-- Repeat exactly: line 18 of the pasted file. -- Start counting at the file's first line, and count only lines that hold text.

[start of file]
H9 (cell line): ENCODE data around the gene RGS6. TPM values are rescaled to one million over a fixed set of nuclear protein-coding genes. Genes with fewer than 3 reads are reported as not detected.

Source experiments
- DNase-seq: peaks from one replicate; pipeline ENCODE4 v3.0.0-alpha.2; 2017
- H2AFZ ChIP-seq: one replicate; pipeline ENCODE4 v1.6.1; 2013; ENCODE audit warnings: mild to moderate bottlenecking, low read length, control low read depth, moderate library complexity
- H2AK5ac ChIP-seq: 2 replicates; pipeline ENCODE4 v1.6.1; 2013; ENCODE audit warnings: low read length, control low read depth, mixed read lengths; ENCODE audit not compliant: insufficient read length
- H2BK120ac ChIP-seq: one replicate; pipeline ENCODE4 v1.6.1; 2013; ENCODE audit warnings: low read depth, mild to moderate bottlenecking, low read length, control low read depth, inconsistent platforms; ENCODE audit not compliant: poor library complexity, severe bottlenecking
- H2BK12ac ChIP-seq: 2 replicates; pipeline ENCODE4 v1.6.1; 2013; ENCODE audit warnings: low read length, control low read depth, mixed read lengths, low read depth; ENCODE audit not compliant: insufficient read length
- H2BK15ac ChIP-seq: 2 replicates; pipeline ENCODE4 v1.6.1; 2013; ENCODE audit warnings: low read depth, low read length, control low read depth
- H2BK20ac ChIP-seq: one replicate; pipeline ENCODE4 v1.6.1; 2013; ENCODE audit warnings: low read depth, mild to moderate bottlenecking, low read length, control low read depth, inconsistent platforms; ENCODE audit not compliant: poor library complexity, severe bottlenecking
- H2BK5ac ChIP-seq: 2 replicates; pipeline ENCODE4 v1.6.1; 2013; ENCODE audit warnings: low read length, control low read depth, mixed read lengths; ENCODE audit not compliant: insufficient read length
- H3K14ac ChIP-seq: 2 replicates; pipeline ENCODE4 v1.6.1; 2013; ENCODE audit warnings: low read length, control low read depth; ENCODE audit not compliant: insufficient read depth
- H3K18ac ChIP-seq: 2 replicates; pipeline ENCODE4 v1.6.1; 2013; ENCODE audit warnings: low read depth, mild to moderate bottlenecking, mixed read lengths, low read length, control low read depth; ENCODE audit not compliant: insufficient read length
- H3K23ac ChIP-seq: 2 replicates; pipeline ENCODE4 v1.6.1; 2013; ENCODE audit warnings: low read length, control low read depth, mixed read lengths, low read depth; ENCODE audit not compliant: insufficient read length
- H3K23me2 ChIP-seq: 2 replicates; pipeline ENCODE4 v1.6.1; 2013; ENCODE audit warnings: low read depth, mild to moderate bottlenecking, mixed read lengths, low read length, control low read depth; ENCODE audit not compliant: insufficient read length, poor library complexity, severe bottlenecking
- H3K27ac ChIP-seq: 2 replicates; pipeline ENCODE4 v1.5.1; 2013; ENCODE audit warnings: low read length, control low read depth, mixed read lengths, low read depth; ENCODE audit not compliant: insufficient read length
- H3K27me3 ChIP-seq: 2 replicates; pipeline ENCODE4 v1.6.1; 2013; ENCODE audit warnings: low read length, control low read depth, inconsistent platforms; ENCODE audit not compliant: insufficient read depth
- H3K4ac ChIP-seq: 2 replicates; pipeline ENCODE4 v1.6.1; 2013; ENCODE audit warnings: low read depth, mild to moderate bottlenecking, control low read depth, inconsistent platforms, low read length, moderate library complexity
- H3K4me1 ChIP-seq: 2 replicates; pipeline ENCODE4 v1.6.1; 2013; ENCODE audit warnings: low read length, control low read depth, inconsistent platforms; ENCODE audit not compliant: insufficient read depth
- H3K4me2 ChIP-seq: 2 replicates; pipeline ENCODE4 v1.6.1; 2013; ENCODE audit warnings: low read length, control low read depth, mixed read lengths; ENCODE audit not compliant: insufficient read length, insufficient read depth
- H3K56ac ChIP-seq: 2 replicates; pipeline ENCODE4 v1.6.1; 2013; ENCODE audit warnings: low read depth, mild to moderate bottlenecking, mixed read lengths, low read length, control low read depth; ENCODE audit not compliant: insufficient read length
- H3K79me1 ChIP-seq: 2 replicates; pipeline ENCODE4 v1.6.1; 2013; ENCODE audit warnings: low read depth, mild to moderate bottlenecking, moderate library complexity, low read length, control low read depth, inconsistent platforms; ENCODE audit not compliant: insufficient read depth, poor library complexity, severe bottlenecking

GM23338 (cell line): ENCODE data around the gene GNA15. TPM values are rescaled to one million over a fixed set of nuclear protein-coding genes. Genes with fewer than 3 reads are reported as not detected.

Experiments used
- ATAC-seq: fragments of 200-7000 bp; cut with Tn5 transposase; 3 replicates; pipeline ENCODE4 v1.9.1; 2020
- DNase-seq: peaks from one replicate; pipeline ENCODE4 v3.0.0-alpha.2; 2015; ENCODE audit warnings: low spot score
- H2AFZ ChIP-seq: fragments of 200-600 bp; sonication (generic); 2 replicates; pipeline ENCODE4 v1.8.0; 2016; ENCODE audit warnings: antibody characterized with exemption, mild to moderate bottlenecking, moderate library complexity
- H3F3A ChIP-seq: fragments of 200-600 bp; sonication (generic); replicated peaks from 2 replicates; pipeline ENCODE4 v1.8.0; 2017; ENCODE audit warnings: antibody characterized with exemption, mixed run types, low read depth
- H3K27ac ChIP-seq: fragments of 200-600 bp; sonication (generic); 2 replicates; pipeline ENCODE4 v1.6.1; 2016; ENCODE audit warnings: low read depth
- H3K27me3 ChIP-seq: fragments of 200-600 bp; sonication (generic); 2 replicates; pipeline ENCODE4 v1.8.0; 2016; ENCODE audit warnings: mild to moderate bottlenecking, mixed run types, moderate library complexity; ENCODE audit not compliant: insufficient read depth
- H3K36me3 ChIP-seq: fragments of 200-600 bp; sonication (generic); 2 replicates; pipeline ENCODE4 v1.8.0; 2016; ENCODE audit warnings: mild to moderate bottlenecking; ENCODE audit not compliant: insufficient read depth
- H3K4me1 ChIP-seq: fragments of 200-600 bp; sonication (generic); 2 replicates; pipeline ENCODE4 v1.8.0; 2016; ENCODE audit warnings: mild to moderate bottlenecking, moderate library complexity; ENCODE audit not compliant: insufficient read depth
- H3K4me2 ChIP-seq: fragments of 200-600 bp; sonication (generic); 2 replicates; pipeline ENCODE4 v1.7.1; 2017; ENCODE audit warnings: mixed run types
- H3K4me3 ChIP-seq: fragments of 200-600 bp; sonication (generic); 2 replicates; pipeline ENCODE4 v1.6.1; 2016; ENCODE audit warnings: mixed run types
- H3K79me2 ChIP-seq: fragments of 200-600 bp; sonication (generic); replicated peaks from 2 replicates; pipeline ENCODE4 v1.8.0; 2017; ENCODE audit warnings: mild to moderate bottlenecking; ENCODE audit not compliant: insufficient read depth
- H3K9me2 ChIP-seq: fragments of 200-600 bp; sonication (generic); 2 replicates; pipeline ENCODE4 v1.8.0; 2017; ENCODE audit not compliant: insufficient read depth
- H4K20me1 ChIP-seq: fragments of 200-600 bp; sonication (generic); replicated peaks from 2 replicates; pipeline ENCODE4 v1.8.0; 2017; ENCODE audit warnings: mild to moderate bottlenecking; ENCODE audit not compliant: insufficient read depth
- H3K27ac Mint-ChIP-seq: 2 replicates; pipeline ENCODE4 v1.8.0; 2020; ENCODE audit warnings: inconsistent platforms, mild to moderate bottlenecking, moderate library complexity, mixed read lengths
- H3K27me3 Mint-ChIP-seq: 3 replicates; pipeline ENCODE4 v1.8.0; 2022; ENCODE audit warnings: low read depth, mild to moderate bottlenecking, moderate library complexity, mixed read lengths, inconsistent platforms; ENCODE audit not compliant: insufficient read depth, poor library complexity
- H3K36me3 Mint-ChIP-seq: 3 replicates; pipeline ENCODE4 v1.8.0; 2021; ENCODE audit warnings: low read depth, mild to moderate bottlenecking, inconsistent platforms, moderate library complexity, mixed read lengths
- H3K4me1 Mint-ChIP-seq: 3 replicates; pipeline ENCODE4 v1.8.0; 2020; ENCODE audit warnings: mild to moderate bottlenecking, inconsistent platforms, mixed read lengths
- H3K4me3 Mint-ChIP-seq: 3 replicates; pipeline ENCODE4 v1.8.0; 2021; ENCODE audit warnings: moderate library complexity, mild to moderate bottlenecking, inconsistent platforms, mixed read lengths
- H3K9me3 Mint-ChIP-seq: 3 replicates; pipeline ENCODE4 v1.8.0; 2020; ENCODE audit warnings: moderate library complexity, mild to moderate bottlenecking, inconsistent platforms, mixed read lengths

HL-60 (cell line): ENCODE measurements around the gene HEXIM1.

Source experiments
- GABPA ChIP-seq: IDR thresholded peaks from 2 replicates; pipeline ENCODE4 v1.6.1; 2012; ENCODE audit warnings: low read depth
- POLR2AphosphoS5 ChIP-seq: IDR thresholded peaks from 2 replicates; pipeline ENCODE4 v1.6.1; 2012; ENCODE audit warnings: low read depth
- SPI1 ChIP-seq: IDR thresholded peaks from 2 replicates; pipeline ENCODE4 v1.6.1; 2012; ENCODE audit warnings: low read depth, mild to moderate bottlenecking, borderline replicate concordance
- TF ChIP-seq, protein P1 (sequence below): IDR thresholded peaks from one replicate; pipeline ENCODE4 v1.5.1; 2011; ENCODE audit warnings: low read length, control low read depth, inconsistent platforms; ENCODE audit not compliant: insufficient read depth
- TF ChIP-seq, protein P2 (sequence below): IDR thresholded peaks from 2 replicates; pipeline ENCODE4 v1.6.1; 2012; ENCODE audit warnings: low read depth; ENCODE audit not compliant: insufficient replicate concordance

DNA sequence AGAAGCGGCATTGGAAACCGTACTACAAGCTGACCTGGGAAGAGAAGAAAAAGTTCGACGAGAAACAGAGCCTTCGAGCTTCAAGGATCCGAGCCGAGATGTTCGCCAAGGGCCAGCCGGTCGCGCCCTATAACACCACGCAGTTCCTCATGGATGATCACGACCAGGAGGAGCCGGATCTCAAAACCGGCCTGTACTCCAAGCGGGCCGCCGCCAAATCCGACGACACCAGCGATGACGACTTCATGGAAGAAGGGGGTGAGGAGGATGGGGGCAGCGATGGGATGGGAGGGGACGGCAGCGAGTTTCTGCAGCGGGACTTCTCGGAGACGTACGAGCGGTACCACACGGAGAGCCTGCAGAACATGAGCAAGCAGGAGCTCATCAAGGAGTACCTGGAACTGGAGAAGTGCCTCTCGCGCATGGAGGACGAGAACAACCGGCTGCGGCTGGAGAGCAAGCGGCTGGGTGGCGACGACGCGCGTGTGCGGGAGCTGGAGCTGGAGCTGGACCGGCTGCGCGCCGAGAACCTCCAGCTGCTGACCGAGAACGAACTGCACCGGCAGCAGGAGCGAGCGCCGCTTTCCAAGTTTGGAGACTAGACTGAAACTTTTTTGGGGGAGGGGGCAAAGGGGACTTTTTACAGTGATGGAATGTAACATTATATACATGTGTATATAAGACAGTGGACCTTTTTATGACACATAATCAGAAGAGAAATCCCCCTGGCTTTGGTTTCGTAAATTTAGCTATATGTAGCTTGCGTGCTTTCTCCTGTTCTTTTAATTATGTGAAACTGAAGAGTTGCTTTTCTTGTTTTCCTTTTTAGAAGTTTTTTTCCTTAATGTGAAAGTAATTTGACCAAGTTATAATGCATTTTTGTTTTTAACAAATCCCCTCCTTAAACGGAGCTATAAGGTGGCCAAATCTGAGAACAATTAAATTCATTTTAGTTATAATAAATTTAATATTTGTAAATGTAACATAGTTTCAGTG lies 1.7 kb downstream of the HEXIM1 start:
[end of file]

- H3K4me1 ChIP-seq: 2 replicates; pipeline ENCODE4 v1.6.1; 2013; ENCODE audit warnings: low read length, control low read depth, inconsistent platforms; ENCODE audit not compliant: insufficient read depth